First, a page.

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Fetch Azure Function Settings for Local Development

Fetch Azure Function Settings for Local Development

To run Azure Functions locally on your development machine, you need to use a local development environment such as Visual Studio Code or the Azure Functions Core Tools. This local development environment allows you to simulate the Azure Functions runtime on your machine.

The local.settings.json file is used to store configuration settings for your Azure Functions when running locally. These settings include things like connection strings, app settings, and other configuration values that are used by your function code.

When you create an Azure Function project in Visual Studio Code or with the Azure Functions Core Tools, a default local.settings.json file is created for you. You can edit this file to add or modify configuration settings as needed.

When you run your Azure Functions locally, the local.settings.json file is read by the Azure Functions runtime to get the configuration settings that your function code needs to run. Without this file, your function code may not be able to access the resources it needs to function correctly, such as a database or a storage account.

Risks of committing the settings to Git

It is generally considered risky to commit your local.settings.json file to Git or any other version control system for a few reasons:

Security: The local.settings.json file contains sensitive information such as connection strings, API keys, and other configuration values that are specific to your local development environment. By committing this file to Git, you are potentially exposing this sensitive information to anyone who has access to the Git repository. This could include other members of your development team or even attackers who gain access to your repository.

Compatibility: The local.settings.json file is specific to your local development environment and may contain settings that are not compatible with other environments. For example, you may have a connection string that points to a local database that is not available in other environments. By committing this file to Git, you may cause compatibility issues when other developers try to run your code on their own machines.

Overwriting: If you have multiple developers working on the same codebase and they all commit their own local.settings.json files, it can be difficult to reconcile the differences between them. This can lead to overwriting of configuration settings and other issues that can be difficult to diagnose and fix.

To mitigate these risks, it is generally recommended that you exclude the local.settings.json file from your Git repository by adding it to the .gitignore file. Instead, you can provide default configuration values in your code or use a separate configuration system such as Azure App Configuration or Azure Key Vault to store sensitive information. This way, each developer can configure their own development environment without exposing sensitive information to others, and compatibility issues can be avoided.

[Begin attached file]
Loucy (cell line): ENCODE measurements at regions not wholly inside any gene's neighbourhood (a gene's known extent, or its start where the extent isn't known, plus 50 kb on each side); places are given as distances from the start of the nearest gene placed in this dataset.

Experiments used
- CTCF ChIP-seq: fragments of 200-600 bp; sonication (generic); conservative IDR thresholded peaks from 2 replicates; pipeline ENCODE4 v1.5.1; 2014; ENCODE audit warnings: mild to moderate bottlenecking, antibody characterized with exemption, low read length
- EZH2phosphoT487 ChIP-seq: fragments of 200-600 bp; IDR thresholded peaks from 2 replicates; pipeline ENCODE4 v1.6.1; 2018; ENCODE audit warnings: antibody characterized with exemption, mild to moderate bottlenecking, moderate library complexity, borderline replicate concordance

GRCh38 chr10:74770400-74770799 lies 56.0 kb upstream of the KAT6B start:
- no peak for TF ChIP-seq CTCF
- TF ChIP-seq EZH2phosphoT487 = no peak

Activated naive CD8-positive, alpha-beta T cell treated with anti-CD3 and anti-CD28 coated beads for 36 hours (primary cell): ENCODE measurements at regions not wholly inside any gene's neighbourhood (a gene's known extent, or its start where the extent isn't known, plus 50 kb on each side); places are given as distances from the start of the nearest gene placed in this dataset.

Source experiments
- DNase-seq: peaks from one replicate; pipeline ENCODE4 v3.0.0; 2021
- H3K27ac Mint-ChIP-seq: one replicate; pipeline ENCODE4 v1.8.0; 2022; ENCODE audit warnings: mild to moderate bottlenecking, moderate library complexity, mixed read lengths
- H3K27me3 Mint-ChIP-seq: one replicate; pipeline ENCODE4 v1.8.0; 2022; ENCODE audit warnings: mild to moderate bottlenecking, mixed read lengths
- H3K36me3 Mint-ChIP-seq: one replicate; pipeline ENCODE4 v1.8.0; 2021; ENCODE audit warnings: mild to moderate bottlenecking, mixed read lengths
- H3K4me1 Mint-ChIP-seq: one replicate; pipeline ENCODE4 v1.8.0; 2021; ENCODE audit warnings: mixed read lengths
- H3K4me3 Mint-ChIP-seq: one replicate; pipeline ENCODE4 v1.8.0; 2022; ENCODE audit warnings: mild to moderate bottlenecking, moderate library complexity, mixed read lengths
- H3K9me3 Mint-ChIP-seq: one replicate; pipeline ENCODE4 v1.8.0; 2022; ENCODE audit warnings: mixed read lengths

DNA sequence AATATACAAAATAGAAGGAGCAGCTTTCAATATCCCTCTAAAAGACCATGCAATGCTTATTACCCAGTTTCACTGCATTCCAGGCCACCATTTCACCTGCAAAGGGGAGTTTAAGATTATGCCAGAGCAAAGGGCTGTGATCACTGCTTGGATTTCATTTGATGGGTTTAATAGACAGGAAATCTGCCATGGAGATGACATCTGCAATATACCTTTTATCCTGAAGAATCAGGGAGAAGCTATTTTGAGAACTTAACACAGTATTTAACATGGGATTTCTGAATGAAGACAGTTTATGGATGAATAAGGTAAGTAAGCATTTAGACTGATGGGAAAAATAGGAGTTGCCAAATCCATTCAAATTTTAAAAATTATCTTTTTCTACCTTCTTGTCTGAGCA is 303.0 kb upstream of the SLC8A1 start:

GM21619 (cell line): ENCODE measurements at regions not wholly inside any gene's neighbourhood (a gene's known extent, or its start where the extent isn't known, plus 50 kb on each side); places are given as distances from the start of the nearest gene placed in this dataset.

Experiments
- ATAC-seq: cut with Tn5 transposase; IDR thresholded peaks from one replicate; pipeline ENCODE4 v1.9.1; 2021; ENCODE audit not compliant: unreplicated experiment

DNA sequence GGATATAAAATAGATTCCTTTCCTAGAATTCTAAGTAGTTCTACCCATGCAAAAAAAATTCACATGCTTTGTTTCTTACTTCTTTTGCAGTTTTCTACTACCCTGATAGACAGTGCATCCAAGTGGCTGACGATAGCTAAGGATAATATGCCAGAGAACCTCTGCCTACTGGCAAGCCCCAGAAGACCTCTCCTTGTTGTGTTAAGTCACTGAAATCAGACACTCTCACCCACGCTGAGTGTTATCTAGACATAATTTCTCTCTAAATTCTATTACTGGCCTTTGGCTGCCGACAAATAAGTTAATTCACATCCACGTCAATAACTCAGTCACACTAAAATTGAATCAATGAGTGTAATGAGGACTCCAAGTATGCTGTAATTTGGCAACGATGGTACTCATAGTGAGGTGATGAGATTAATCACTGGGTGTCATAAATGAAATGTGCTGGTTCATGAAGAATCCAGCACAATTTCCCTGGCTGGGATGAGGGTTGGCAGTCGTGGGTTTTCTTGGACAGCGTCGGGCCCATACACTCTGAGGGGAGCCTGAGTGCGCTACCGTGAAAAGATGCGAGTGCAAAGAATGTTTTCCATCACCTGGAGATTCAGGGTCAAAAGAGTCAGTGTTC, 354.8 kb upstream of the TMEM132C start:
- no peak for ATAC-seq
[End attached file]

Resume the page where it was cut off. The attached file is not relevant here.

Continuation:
Creating the settings file manually

If the local.settings.json file is missing from a cloned project, you can create a new one by following these steps:

  1. Open your code editor or IDE and navigate to the root folder of the project.

  2. Create a new file named “local.settings.json” in the root folder.

  3. Copy the following template into the file:

       "IsEncrypted": false,
       "Values": {
         "AzureWebJobsStorage": "",
         "FUNCTIONS_WORKER_RUNTIME": "dotnet",
         // add your configuration values here
  4. Replace the // add your configuration values here comment with your own configuration values. These values should include any connection strings, app settings, or other configuration values that your function code needs to run.

  5. Save the file.

Once you’ve created the local.settings.json file with the appropriate configuration values, you should be able to run the Azure Function locally on your development machine. However, note that if the missing file contained sensitive information such as API keys or passwords, you may need to obtain that information from a secure source before you can populate the new file.

Fetching the settings using Azure Function Core Tools

After logging in to Azure Account and setting our desired subscription on Azure Function Core Tools, we can fetch our app settings by running the command below;

func azure functionapp fetch-app-settings '<function-name>' --output-file local.settings.json

Then decrypt the values with the command below;

func settings decrypt

Fetching the settings using Azure Portal

To fetch an Azure Function setting from the Azure Portal, you can follow these steps:

  1. Log in to the Azure Portal.
  2. Navigate to your Azure Function App.
  3. Click on the “Functions” option in the left-hand navigation menu.
  4. Select the Function that you want to fetch the settings for.
  5. Click on the “Configuration” option in the left-hand navigation menu.
  6. You should now see a list of settings for your Azure Function, including any Application Settings and Connection Strings that have been configured. These settings can be updated or modified as needed.
  7. Click Advanced edit button copy the content to the first textarea below.
  8. Click Convert to local.settings.json format button to convert the content local.settings.json file format.

PS: This blog post is written by an AI using ChatGPT including the Javascript code to convert values.

programming, chatgpt, azure Software

Author: Olcay Bayram

A software enthusiast; currently a Senior Software Engineer of a global retail company, based in Amsterdam. Apart from the BSc, he holds a masters in IT.